In addition to all kinds of disastrous social symptoms, we are recently hearing about the creativity crisis. Really? How come? Why do we even need such a personal feature as creativity?
I doubt anybody with more or less understanding of personal development would argue that it is very important to develop our creative side and work on it. Creative activities help lessening different mental conditions and make life more cheerful by raising serotonin levels and, thus, add to our inner balance. Balance is the key to everything: good health, well-being, success and prosperity. Long-term and broad research shows that creative children are more likely to succeed and cope with any situation which comes up in their lifetime, they will feel more confident and less lost if something unexpected happens than those lacking creativity. Creative activities can make one’s life easier, more interesting, fuller, more exiting and less stressful.
I was reading recently how becoming creative was described as getting into some state of mind and intentionally trying to make that happen. I am very sure it won’t happen that way. Becoming smart, interesting, enthusiastic and creative is not following five easy steps. This takes work, efforts, numerous experiments and perseverance. Creativity is not somebody will pour over you, and nobody can actually teach you how exactly to be creative. There are so many definitions, approaches, tests and scores to detect whether you are or are not a creative person. Creativity has to originate from the inside of an individual. It is possible to get advice, technical and practical guidance in any activities, but the process is up to you.
Creativity is a very attractive feature similar to being interesting, imaginative ability and innovative talent that empowers a person. We all have some desire to be noticed, to be loved and appreciated. By doing something creative we are opening the doors for love, appreciation, new friendships.
Whenever the talk touches creativity, nobody has told so far they know for sure they’d hate to be creative. I am most often receiving completely contrary messages. People complain their life is boring, dull, it is lacking any interesting or magic aspect and they would love to become somehow involved with creative things. So what’s stopping them?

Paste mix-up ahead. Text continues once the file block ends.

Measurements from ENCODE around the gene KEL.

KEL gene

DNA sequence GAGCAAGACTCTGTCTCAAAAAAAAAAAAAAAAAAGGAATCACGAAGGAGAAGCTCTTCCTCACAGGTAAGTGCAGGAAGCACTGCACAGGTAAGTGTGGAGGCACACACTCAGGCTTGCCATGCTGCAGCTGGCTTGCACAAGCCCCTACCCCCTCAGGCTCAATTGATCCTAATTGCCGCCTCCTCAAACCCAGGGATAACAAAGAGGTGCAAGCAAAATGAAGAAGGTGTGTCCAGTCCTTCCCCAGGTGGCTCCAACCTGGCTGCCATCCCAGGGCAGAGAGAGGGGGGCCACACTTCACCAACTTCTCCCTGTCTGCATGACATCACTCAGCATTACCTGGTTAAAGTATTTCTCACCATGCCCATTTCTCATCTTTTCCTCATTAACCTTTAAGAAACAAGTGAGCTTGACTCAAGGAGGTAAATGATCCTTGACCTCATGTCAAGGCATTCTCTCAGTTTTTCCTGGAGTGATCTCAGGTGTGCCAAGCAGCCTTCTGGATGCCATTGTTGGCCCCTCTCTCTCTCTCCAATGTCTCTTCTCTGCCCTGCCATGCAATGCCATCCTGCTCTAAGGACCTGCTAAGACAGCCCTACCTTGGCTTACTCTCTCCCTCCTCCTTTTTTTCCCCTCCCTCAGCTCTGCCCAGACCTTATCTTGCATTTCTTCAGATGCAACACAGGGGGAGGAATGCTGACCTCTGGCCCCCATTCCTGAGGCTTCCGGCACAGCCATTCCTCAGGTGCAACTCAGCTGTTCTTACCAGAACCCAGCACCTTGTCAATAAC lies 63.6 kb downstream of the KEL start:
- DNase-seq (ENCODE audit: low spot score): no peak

Many people give up quickly anything which does not happen the way they thought it would right away. Some give up activity they just started to find out about because the results did not show after first half an hour or first attempt. Some are feeling sorry to spend any money on what they think is simply a pastime.
Spending some money on creative activities is inevitable. The least costly thing is probably writing poetry or stories. However, writing sad stories or poems, composing sad songs or listening to them can trigger low-spirits and depressive episodes, thus, sensitive people should rather participate in some artistic groups until they feel strong enough to do something on their own.
So, yes, you will have to spend some money for your fabrics or papers, for sewing machine or brushes, for garden or crafting tools. I would say that is definitely less than one spends on fast poisonous foods, useless drinks or antidepressant pills.
Depending on your creative activity, there are also real benefits because we spend way less money for anything we have created than bought ready-made. The creative mind works like this: I have some stuff, I’d need maybe some small bit of other stuff and I probably could make something great out of it. The consumerist’s mind works such a way: where do I get it and how much will it cost?
Where to get inspiration or idea what is that you would like? There are hundreds of options: all craft and art shows, all creativity meetings, local meetings of writers and photographers, amateur song and dance festivals, amateur theater performances, garden shows, musical gatherings like open mikes, galleries, art and craft stores and departments, fabric stores and more. Besides, there are always people at these events and places who will give a good advice on where to start.
Yet, surveys and research tell us, the creativity is dramatically decreasing and something needs to be done to reintroduce more creative activities in our families, schools and society.
It is never too late to engage in creative things. Local people who are interested in art could join my art classes and attend the creative workshops. I am not surprised some of my students love these art classes so much that they return year after year, and they would miss anything else, but the weekly art class. It is obviously doing something good for them!
My experience after teaching at high schools, colleges, individually, in groups allows concluding the following. The idea of becoming creative most often is present in the family and it is passed over from generation to generation. Kids who pick up arts, crafts, sewing, writing, dancing, playing an instrument in early childhood most likely will continue engaging in some creative activities all life. There is much less depression, anxiety, upset moods, loss of interest in life, engaging in drugs, alcohol and troubles among teens who love creative life style and who paint, write, dance, sing, play an instrument, compose than in those who only spend all their free time on the street, in parties and at computer. The same goes for adults. People who do a lot of creative stuff are much less complaining about loneliness, depression, feeling lost, seeing no meaning or purpose in life than those who at the best go to the bar or sit in front of TV.